Going After the Small Details

I started this week talking about going after the small details when confronted with an area with no good clouds, light or in this case snow. Well it seemed fitting to end the week with examples of just that. I’ve noticed that my mind tends to go towards geometric lines and shapes. Perhaps that’s why Aviation is so appealing to me because airplanes are nothing but lines and shapes. Now the ones in the middle with the T shaped spar intrigue me more than the rest. I have no idea what that tool is for, it’s three feet tall and 2inches in diameter, but between where it was hidden and the light on it, it made for a great subject. All shot with a D3, 24-70 AF-S f/2.8, and Lexar Digital Film

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Looking Through the Windows

I couldn’t really think of a snazzier title for this one, it’s basically what it is. Windows are great for shooting purposes both for looking through and seeing what’s being reflected. The choice is figuring out what story to tell. Using the D3 and 24-70 AF-S F/2.8, I kept things simple by selecting the areas that were being lit up by the light coming through the other windows. Without using scrims or HDR I kept things simple by just going after that natural light.

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Ghost Town Steeple

For the last couple days i have been thinking about a nearby ghost town. Why I’m not quite sure, seeing how i went there not long ago. Just one of those things that got stuck in my head and i guess you could say this is how i wanted it unstuck. Thankfully it provided some more time to play with B&W conversion on this church steeple. I can’t ever complain about having time to play with images.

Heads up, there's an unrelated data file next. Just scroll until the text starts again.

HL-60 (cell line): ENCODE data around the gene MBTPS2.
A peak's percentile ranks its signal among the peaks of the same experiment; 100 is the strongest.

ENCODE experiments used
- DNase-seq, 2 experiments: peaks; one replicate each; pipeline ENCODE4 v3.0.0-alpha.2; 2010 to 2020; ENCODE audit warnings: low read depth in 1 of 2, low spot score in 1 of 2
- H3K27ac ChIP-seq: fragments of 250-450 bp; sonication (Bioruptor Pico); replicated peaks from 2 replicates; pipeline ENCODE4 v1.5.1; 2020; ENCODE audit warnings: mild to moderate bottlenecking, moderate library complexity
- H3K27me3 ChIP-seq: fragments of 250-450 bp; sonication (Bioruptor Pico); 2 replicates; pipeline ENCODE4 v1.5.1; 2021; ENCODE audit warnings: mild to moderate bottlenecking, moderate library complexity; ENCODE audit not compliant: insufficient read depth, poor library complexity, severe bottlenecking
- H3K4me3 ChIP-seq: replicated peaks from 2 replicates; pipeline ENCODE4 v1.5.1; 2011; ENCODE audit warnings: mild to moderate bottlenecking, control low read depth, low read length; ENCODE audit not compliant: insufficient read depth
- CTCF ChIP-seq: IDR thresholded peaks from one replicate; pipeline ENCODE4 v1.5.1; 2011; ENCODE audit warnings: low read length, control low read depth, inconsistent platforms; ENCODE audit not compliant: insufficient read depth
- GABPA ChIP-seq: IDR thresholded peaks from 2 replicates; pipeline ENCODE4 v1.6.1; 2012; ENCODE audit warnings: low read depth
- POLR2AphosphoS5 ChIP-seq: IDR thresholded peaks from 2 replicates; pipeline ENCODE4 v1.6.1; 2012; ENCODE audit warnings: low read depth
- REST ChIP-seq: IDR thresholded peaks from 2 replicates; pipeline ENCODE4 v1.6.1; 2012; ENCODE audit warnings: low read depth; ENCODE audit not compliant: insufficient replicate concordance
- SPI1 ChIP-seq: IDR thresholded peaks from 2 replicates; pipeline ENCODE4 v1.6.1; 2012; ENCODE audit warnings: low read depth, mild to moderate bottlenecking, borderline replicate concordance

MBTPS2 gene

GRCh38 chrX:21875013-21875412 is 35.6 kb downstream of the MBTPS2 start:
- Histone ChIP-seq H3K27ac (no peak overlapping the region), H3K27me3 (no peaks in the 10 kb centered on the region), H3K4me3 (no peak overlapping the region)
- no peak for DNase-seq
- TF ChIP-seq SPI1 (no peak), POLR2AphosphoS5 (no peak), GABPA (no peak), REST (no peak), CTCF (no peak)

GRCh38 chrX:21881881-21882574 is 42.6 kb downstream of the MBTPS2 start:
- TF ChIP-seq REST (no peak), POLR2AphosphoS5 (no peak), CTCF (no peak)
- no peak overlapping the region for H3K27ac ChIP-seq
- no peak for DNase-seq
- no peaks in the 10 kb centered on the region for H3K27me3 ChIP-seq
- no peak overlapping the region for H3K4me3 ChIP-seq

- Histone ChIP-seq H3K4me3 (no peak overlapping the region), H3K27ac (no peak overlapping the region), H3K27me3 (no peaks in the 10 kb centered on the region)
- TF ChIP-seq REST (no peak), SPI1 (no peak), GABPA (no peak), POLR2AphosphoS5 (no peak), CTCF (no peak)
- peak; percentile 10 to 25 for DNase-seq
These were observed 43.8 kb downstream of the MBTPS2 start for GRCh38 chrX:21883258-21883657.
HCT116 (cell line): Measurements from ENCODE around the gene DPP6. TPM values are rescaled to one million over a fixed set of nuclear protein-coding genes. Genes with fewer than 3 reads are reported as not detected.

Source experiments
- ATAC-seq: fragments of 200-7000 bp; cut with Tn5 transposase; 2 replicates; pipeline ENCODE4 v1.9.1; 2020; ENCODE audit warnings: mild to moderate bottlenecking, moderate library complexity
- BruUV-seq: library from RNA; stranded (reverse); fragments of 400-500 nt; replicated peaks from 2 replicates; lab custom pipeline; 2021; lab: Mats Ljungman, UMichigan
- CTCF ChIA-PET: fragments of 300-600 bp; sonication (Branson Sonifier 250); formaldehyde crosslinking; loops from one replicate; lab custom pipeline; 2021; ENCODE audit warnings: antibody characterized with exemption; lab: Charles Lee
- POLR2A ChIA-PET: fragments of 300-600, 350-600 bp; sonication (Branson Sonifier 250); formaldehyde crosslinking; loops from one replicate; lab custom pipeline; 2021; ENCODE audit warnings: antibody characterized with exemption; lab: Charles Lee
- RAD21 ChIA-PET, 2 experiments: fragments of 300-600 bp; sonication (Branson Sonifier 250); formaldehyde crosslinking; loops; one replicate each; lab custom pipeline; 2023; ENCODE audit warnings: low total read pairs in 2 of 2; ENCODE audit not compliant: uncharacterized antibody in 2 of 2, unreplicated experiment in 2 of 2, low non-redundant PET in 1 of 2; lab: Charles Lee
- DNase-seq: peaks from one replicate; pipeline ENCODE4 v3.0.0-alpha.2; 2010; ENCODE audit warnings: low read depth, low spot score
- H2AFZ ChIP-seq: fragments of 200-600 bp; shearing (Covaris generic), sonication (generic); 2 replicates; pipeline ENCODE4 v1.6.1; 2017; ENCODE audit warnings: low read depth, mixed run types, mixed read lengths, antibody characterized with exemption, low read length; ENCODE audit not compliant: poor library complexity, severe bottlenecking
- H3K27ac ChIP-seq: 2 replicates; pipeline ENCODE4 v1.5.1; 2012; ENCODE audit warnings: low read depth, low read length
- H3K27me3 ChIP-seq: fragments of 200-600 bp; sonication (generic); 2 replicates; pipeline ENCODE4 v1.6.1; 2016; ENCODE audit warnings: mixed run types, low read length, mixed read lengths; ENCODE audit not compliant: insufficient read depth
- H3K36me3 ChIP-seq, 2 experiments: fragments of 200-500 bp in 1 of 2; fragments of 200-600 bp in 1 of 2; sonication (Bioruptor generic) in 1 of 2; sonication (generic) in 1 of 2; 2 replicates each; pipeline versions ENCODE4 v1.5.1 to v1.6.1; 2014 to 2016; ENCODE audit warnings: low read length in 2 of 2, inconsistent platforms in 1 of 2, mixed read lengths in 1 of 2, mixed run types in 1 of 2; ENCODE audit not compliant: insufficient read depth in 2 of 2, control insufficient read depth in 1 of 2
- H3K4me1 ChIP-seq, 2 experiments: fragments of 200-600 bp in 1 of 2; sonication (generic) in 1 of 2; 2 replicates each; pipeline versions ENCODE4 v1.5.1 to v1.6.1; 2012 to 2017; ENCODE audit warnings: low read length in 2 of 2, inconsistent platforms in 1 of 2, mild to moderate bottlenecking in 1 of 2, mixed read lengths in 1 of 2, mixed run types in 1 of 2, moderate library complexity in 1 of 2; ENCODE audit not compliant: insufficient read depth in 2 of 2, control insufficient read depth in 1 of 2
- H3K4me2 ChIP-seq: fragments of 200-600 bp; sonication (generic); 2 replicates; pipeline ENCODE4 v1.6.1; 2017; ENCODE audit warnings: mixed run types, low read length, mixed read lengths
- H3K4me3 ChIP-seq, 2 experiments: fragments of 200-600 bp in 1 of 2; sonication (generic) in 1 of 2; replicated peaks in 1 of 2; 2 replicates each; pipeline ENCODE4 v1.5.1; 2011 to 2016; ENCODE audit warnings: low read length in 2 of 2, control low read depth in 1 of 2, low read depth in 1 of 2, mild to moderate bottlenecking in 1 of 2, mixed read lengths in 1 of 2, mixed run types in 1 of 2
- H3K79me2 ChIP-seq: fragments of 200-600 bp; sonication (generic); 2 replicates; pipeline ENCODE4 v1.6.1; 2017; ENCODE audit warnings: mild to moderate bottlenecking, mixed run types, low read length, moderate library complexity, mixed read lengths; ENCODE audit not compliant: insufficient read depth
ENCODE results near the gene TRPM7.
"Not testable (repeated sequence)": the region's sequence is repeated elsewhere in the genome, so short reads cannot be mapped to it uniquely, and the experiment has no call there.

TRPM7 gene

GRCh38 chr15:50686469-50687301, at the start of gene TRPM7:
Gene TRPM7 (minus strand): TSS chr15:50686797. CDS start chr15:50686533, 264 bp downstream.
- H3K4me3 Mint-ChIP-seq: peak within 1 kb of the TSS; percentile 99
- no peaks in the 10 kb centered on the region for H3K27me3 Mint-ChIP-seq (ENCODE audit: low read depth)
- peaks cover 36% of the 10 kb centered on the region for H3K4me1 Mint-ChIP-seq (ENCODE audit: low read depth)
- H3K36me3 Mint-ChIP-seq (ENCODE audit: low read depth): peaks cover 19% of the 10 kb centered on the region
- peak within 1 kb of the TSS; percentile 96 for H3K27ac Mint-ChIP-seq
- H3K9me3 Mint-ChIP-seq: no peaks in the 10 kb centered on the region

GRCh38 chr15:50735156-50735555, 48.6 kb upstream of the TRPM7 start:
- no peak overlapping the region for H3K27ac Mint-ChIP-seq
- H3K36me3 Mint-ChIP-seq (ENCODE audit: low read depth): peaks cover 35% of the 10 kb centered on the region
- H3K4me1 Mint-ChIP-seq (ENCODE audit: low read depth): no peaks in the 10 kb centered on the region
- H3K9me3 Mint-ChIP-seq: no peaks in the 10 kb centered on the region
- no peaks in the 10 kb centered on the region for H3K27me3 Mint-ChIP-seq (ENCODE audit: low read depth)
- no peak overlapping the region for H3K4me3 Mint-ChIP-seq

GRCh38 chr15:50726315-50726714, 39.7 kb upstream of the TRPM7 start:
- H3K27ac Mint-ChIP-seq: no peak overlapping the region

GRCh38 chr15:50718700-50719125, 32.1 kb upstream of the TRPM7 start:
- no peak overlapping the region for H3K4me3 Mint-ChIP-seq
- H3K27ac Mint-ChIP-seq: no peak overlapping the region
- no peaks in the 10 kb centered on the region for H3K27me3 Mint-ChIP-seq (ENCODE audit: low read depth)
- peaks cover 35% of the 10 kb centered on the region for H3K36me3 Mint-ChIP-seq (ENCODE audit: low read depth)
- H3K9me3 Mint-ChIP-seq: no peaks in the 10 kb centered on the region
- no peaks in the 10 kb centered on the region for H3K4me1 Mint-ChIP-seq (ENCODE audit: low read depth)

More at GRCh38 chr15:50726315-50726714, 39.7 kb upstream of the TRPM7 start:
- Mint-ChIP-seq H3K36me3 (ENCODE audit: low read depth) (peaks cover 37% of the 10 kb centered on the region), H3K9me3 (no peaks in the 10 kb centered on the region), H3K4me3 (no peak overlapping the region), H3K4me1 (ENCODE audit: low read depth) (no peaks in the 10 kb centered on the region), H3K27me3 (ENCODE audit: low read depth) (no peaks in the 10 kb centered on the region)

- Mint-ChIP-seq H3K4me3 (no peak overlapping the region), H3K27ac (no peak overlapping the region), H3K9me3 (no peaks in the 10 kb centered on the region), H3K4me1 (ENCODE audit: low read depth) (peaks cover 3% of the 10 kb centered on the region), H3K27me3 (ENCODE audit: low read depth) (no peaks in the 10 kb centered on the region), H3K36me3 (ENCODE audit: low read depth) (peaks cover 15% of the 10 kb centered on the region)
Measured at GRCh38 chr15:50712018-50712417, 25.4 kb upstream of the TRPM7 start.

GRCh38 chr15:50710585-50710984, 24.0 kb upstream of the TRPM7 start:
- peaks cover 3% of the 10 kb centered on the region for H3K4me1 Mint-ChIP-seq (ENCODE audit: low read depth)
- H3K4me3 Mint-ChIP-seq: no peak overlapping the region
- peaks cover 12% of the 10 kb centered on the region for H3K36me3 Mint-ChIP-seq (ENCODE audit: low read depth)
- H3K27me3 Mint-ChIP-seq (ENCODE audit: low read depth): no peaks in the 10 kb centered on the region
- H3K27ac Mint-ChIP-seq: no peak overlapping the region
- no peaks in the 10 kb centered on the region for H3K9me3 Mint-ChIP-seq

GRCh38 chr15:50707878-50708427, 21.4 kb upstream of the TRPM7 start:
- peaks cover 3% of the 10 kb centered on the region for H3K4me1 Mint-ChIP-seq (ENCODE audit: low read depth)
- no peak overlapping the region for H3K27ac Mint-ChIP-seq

[swf]http://www.jakepeterson.org/swf_imgs/LCCABE0059.swf, 585, 435 [/swf]

Image captured with D3, AF-S Nikkor 24-70 f2.8, on Lexar UDMA Digital Film

Harsh Light Tricks

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One of the large beliefs is that when it is the middle of the day and the light is considered harsh, it is best to not shoot. Well this isn’t true. Mid day light can be used just as long as one is aware of the higher contrast, stronger shadows and of course the dreaded blinkies. Being more selective and working around these elements can led to some great shots. For instance this shot above was taken in full sun light, the white medal of the scrap piece on the left is somewhat lost information but still understandable, and the shadows haven’t taken away any critical information. In this shot i’m actually making it more intense to give it that hot, bright day with a heat shimmer coming up off the ground look. If you’re shooting in midday light make the scenario work around that light.

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Rustic buildings are always something i like to work with. Being up in Montana i have the chance to work with a lot of ghost towns and mining towns, but the trick is finding the buildings that actually have interest to them. The one above here caught my eye because of the buckets below it. Now all the buildings have the same wooden slat sides and well it’s nice but not really interesting outside of just being a pattern. The buckets and window break it up. What got me wondering about this wall was the window seal wasn’t under the window nor were the buckets. So i was curious what were they used for or why put over there? Simple little items make all the difference.

Images captured with D3, 24-70 AF-S, on Lexar UDMA Digital Film

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